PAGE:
• Chemotherapy.
  • Clinical trials.
  • Palliative care.

For more information on treatment options, please refer to the Rare Cancers Australia Treatment Options page.   

Risk factors

The risk factors for this disease are similar across all types of pNETs. They include:

Not everyone with these risk factors will develop the disease, and some people who have the disease may have none of these risk factors. See your general practitioner (GP) if you are concerned.

Early symptoms

Unlike non-functional pNETs, functional tumours such as somatostatinoma may present symptoms in the early stages of the disease. The symptoms of somatostatinoma are caused by excessive somatostatin production, which may lead to the following symptoms:

  • High blood sugar, which carries its own sets of symptoms:
    • Headaches.
    • Frequent urination.
    • Dry skin and/or mouth.
    • Sudden hunger and/or thirst.
    • Fatigue.
    • Feeling weak.
  • Diarrhea.
  • Steatorrhea (very foul-smelling stool that floats).
  • Gallstones.
  • Jaundice (yellowing of the skin and eyes).
  • Unexplained weight loss.
  • Anaemia (low blood count).

Not everyone with the symptoms above will have cancer, but see your GP if you are concerned.


If your doctor suspects you have a somatostatinoma, they will order a range of diagnostic tests to confirm the diagnosis, and refer you to a specialist for treatment. 

Physical examination

Your doctor will collect your overall medical history, as well as your current symptoms. Following this, they may examine your body to check for any abnormalities.

Endocrine studies & blood tests

Endocrine studies involve blood and/or urine tests and imaging tests (see below) to analyse your hormone levels and detect any abnormalities. Some of these tests may include:

  • General blood test to assess overall health.
  • Blood chemistry and/or blood hormone studies, which analyse the levels of certain hormones and other substances in the blood.
  • Chromogranin A test, which analyse the levels of Chromogranin A and other hormones (such as insulin, gastrin, and glucagon) in the blood. This test can be used as a differential procedure to determine whether the tumour is functional or non-functional.  
  • Fasting serum somatostatinoma test, which measures levels of somatostatin in the blood after fasting for eight hours.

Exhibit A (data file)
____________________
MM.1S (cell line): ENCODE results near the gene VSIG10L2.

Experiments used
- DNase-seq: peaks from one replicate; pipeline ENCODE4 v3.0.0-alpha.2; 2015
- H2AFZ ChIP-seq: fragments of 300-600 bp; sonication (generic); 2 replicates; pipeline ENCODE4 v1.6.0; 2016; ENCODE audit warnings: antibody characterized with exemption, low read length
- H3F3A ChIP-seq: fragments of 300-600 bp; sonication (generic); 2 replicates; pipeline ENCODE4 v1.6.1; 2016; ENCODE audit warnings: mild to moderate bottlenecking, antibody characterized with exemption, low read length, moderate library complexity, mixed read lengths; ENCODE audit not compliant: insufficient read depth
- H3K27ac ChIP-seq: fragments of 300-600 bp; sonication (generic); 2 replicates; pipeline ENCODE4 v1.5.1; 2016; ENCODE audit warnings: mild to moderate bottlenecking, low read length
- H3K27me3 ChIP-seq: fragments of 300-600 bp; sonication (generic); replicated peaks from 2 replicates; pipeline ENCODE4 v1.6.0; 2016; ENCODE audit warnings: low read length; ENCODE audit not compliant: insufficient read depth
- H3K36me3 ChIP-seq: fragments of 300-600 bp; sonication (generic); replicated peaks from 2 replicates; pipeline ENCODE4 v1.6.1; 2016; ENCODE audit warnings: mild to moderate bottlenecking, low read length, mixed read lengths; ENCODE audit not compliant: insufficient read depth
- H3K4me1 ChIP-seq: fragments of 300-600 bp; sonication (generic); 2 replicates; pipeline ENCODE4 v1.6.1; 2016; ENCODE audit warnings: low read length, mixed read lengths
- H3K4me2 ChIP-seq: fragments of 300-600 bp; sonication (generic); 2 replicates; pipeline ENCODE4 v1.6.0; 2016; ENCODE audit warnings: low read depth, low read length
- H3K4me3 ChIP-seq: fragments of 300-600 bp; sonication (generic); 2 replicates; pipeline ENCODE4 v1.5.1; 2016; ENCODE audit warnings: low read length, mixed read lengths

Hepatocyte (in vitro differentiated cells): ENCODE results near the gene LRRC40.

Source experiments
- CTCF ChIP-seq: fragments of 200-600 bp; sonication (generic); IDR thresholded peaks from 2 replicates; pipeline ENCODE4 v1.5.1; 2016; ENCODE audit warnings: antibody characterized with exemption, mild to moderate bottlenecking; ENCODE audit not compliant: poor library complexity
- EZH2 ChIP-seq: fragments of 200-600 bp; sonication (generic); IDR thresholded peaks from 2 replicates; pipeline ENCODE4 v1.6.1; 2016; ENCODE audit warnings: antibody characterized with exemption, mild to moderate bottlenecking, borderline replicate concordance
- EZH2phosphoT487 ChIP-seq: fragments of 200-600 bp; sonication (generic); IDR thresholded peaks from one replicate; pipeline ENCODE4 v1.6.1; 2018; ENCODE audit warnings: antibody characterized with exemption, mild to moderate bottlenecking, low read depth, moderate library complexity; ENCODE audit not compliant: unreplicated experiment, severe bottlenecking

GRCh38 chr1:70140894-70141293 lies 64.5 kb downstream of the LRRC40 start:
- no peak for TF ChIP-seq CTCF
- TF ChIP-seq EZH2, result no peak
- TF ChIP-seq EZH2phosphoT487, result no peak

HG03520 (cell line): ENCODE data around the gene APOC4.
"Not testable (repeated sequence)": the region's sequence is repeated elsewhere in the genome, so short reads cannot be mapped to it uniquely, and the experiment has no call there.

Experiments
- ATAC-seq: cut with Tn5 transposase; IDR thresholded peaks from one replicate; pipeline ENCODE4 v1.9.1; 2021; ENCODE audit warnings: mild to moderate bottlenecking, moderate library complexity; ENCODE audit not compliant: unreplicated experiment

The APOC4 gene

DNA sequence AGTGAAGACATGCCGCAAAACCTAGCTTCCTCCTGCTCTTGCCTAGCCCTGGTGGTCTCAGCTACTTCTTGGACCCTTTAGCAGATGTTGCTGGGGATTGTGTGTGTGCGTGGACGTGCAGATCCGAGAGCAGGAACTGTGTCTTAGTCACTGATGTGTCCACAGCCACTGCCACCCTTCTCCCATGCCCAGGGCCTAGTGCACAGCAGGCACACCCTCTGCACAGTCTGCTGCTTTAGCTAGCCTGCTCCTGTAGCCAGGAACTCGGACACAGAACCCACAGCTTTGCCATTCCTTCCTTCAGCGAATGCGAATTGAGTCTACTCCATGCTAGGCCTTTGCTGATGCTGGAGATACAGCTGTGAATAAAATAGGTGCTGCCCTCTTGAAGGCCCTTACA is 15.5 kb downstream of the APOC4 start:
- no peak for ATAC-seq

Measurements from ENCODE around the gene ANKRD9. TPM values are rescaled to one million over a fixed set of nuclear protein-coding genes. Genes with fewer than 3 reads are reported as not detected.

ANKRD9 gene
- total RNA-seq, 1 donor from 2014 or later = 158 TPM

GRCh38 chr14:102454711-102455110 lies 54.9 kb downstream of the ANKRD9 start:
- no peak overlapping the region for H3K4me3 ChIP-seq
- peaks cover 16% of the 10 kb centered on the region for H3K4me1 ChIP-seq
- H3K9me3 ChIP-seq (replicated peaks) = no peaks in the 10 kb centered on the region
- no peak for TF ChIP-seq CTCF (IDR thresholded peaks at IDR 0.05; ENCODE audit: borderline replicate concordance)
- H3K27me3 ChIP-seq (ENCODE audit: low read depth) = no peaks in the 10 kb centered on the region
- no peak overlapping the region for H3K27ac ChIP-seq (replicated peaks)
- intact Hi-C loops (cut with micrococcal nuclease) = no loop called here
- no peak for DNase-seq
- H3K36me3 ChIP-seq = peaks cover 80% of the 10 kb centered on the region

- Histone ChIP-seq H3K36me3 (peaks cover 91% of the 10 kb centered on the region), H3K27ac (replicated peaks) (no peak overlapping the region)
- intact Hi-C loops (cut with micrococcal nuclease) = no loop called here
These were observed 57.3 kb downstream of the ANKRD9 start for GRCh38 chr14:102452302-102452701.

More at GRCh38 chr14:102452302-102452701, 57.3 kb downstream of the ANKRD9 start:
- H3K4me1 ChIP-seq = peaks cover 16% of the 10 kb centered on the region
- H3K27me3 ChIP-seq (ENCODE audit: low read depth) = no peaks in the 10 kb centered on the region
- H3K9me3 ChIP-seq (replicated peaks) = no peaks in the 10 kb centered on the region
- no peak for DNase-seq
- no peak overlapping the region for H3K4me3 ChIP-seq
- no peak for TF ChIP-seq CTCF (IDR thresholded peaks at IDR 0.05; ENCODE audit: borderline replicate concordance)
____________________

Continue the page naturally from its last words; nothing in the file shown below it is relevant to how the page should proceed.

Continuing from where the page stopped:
Imaging tests

The doctor will take images of your body using magnetic resonance imaging (MRI), a computed tomography scan (CT scan), x-rays, ultrasounds, bone scans and/or positron emission tomography (PET scan), depending on where it is suspected the cancer is. The doctor may also look at other parts of the body and look for signs of metastasis. Your doctor may also recommend a somatostatin receptor scintigraphy scan, which involves injecting a radioactive substance into the bloodstream which attaches to the tumour and shows where the tumour(s) are located in the body. 

Exploratory surgeries & biopsy 

In some cases, an exploratory surgery is required in order to properly confirm the diagnosis. This is often done in the form of a laparotomy, which creates an abdominal incision to check for signs of disease. Once the location(s) of the cancer has been identified, the doctor will perform a biopsy to remove a section of tissue using a needle. The tissue sample will then be analysed for cancer cells. This can be done by a fine needle aspiration (FNA), a core needle biopsy (CNB), or during an exploratory surgery. 

Prognosis (Certain factors affect the prognosis and treatment options)

While it is not possible to predict the exact course of the disease, your doctor may be able to give you a general idea based on the rate and depth of tumour growth, susceptibility to treatment, age, overall fitness, and medical history. Generally, early-stage somatostatinomas have a better prognosis and survival rates. However, if the cancer is advanced and has spread, the prognosis may not be as good and there may be a higher risk of cancer recurrence. It is very important to discuss your individual circumstances with your doctor to better understand your prognosis.


Some references are to overseas websites. There may be references to drugs and clinical trials that are not available here in Australia.